Version 5.4 ~ Haruhi gave rock and roll to you.

29 October 2015: It turns out Inou-Battle is a pretty successful harem comedy

Tomoyo and Jurai

I put Inou-Battle wa Nichijou-kei no Naka de (When Supernatural Battles Became Commonplace) on hold halfway through the autumn 2014 season to watch different shows, but I came back to it and finished it off a year later. There wasn't anything particularly bad about the series when I put it on the shelf last year, except I felt it was a rather unremarkable effort by Studio Trigger, a company better known for KILL la KILL and the Little Witch Academia movies. But now that I've finished Inou-Battle, I believe it is a excellent show—not relative to anime in general, mind you—relative to other harem comedies. You see, harem comedies tend to be mediocre at best and typically cursed with one or both of the following typical flaws: (1) Uninteresting harem candidates, or (2) an unlikable male lead.

Go on, Hatako, curse the bitch out.

The first of these flaws tends not to be too problematic. Harem comedy girls are so frequently cookie-cutter stereotypes that they're basically anime layups. Considering that the Best Girl (Kudou Mirei) spends most of the show riding the pine, Inou-Battle still manages a charismatic menagerie of runners-up, including a soft-spoken Girl Next Door who launches into an astonishingly epic rant at one point. Although I can't speak for all viewers, I don't feel as if I need any of the girls to "win." Typically, it's an odious male lead who inspires this view—a male protagonist so despicable that I want him to enjoy only misfortune—but in this case, it's because the show doesn't really present itself as a competition, even though Andou Jurai is one of those rare decent sort of fellows instead of yet another Potato.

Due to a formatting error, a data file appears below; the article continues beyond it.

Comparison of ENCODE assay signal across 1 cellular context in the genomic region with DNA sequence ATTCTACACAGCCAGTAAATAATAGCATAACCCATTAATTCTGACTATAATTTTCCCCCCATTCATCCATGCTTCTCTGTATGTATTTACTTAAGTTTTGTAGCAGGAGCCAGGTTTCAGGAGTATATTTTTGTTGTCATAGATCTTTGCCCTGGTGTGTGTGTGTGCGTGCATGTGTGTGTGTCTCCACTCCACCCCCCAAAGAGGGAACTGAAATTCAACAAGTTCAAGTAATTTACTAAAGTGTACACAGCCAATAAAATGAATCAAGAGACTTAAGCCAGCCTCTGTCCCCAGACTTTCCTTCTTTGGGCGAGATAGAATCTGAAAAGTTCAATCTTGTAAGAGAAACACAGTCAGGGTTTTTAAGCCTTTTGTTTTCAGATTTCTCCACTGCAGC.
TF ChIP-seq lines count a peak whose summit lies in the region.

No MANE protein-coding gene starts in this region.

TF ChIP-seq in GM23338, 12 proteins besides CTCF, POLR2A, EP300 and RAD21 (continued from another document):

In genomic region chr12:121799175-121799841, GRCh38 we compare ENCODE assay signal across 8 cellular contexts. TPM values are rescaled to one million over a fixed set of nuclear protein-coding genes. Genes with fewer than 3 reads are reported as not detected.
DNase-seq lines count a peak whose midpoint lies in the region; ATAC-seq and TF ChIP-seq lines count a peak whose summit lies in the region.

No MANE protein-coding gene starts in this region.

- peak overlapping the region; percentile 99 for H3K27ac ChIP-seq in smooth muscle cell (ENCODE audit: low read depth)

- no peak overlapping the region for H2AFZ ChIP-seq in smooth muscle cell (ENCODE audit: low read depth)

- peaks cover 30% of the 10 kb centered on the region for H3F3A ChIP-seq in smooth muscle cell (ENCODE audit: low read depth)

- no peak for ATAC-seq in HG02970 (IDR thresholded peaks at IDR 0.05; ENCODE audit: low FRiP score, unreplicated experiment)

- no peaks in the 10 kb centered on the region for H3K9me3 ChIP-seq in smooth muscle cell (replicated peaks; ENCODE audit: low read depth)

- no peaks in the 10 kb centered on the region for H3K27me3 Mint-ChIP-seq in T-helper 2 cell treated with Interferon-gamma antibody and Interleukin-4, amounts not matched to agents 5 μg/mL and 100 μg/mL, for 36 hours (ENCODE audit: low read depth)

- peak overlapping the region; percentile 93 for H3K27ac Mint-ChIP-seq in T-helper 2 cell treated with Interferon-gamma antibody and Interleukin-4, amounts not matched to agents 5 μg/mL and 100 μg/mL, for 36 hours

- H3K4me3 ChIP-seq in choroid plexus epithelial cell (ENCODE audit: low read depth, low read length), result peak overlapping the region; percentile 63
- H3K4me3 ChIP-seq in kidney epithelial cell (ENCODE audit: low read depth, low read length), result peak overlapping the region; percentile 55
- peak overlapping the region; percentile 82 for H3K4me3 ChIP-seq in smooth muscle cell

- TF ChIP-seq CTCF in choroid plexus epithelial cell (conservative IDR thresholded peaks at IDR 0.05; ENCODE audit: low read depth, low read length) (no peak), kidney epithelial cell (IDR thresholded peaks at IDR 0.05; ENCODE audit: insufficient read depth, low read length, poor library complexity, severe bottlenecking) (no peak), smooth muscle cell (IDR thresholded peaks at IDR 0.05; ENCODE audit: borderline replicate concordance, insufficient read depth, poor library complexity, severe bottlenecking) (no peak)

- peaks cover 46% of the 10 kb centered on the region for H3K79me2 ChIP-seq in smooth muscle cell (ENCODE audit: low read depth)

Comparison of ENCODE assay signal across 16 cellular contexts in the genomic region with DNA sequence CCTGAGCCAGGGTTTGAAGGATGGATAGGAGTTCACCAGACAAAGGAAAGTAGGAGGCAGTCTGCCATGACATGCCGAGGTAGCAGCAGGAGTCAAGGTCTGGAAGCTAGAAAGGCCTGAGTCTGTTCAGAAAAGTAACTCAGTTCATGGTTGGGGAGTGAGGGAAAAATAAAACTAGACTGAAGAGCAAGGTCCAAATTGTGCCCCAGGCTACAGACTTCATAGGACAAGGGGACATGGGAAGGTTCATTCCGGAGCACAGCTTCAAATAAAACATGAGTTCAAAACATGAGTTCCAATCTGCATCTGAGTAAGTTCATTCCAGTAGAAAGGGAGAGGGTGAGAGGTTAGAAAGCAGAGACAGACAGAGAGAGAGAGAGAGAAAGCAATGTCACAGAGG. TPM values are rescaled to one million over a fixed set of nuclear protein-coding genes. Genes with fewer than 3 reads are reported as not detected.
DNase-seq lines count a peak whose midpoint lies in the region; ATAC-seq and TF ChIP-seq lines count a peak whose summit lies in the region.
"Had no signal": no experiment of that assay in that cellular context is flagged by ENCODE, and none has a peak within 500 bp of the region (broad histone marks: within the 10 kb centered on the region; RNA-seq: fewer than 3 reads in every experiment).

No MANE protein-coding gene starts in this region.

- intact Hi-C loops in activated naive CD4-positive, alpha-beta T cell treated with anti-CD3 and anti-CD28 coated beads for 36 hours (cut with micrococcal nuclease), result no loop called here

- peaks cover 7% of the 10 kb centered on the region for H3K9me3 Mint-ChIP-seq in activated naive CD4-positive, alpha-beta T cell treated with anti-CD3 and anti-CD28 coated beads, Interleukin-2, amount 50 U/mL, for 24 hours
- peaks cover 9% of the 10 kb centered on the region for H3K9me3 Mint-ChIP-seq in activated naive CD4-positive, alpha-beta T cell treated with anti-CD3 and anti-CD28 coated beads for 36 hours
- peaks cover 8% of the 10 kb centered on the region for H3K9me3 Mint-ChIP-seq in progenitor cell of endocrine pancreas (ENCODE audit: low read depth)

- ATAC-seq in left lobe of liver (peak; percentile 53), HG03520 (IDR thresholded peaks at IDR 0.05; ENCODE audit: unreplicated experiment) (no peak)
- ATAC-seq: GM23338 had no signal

Jurai, Mirei, and Tomoyo
She had it coming.

I loathe most harem comedy leads (arguably, I loathe most male anime protagonists in general) and frequently lament that Potato-kun is doing his best to ruin his show for me. It's as if writers feel male anime leads must be detestable losers as a rule. Aside from the occasional all right guy, such as Saotome Kazuya from Hand Maid May, most of the time he's some schmuck such as Tachibana Jun'ichi from Amagami SS. Surprisingly, Jurai is an okay dude, despite being deeply invested in that chuunibyou nonsense at the heart of the show. At a minimum, I can respect his solution to the crisis at the end of the series. Even if it's not enough to answer critics who insist every show by Studio Trigger should be KILL la KILL-esque, it's at least enough to argue even a harem comedy can work out pretty well with Studio Trigger at the helm.

«« If you're not watching 35th Platoon for Ueda Reina, I can only assume you're watching it for Itou Kanae
I'm not sure if Saekano succeeds because of its source material or in spite of it »»

Related Posts